April 4, 2021 by Yumiko Perera
A complex mixture of legal systems of Roman-Dutch Law, British Law, Kandyan Law, Thesavalamai, and Muslim Law, the legal framework of Sri Lanka is rich in diversity. The religious and colonial history of the country, tracing back from 1505 to 1948, has been a huge contributing factor, responsible for the country’s legislative inheritance.
Comprising collections of codified and un-codified forms of law of many origins, subordinate to the Constitution of Sri Lanka, various customary laws based on community and geography have been a part of the legal structure of the country for decades. Applicable to various communities – the Kandyan Sinhalese, Tamils of Jaffna, and Muslims across the island – there are also significant gaps and discrepancies when it comes to these customary laws.
Even with such legislative inheritance, Sri Lanka is still lagging on a more progressive front, and the fact that some of these laws have not been amended for a considerable period of time, sets us back multiple decades. Do these laws still fit into today’s context? Why is significant change necessary? The Sunday Morning approached multiple individuals for their expert views and thoughts on the topic.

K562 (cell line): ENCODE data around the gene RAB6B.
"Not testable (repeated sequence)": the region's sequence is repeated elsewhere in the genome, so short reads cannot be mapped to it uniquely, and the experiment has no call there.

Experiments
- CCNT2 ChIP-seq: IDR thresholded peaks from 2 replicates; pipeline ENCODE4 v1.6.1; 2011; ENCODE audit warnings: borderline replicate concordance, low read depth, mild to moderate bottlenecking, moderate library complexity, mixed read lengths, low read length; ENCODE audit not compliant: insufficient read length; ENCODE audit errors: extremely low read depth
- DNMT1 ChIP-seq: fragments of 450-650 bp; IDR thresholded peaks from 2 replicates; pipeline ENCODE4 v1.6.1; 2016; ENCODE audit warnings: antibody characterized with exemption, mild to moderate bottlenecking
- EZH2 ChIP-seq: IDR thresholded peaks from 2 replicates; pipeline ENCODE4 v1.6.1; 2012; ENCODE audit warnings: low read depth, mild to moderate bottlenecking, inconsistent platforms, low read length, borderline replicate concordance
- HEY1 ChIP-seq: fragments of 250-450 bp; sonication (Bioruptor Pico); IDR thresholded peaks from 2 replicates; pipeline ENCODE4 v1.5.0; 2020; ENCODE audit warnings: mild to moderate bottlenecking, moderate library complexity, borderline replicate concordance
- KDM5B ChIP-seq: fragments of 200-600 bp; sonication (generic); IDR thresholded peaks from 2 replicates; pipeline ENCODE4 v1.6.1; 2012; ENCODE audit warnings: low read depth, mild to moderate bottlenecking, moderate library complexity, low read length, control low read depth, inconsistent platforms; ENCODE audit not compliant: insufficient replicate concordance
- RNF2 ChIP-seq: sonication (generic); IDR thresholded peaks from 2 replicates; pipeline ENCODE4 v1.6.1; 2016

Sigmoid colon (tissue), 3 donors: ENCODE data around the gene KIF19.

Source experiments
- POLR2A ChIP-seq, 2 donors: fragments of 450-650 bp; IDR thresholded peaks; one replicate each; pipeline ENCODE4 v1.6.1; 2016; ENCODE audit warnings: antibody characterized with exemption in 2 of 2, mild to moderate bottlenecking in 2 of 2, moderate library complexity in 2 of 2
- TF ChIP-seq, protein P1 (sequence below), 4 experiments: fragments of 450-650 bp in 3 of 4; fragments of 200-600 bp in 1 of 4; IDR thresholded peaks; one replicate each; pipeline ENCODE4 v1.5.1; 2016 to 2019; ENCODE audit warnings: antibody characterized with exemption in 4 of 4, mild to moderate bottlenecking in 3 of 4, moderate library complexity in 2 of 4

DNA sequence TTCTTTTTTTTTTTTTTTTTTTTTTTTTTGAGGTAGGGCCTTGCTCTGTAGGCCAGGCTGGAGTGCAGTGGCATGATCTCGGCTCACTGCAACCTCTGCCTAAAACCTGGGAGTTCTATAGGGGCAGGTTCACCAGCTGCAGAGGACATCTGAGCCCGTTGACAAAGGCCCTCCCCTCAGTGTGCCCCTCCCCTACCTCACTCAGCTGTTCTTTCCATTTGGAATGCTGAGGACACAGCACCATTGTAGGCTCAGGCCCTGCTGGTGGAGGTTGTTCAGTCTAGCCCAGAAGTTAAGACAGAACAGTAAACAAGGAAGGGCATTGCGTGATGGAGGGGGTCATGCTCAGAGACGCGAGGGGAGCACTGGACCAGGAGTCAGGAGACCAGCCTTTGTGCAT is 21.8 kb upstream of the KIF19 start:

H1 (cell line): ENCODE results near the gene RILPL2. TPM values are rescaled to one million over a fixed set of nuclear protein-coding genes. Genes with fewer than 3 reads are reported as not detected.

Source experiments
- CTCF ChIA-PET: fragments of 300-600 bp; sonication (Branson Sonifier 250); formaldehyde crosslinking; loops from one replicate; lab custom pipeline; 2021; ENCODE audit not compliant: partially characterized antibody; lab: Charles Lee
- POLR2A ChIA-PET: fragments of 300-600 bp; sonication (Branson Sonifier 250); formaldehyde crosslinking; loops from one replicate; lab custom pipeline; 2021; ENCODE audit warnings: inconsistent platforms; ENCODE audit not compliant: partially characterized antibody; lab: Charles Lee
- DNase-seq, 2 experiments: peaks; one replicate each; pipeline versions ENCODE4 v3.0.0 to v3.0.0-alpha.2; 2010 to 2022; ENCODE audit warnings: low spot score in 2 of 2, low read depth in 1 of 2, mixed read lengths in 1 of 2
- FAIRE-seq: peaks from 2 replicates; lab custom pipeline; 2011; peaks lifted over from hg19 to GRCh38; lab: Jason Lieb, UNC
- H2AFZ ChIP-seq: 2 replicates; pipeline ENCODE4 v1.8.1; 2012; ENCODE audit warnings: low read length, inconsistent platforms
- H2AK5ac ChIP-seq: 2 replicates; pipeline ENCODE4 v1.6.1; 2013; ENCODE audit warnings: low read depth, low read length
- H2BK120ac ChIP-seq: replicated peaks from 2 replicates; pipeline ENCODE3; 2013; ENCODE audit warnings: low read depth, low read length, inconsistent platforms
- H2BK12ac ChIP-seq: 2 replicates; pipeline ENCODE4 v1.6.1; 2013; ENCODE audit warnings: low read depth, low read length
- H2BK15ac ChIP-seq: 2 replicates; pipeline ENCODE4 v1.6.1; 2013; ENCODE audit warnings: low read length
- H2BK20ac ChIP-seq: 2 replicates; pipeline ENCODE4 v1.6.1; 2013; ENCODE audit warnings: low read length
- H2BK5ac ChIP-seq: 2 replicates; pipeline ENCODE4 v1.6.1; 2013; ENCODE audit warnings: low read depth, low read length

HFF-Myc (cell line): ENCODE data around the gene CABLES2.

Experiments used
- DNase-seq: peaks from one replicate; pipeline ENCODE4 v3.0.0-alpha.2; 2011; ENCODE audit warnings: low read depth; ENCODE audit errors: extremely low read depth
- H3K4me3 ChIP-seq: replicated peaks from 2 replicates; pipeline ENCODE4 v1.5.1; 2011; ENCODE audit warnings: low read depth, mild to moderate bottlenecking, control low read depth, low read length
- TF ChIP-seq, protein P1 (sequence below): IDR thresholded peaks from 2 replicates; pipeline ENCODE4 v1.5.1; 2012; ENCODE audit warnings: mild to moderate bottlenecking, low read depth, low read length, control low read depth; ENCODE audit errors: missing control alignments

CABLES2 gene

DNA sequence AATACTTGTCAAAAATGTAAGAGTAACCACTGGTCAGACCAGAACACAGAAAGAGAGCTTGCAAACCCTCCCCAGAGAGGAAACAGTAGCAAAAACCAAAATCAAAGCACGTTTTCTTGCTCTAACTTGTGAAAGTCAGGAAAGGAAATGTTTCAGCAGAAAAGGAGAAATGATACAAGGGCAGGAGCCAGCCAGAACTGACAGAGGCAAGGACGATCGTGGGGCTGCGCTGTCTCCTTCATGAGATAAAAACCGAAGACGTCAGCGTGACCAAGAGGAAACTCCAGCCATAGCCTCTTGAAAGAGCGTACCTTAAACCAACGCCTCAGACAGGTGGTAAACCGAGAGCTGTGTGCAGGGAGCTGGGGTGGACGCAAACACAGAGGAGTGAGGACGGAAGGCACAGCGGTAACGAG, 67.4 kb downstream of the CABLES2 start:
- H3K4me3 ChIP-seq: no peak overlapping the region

Outdated laws marginalise
Speaking with The Sunday Morning, finance lawyer and human rights activist Aritha Wickramasinghe said: “Sri Lanka has several laws which are very archaic and haven’t been updated in a long time. The Vagrants Ordinance is one of them. It’s primarily there to criminalise people who would be seen as not stringent to what society expects from them, generally – begging, sex work, being homeless, begging with a deformity or a disability, and being idle and not having a purpose.”
Following the recent arrest of several women, the relevance of laws such as the Vagrants Ordinance today seems implausible; ridiculous even. “While these laws are used primarily against heterosexual couples for holding hands in public, etc., in the last couple of years, we have had so many cases of Police conducting mass arrests of couples in parks,” Wickramasinghe added.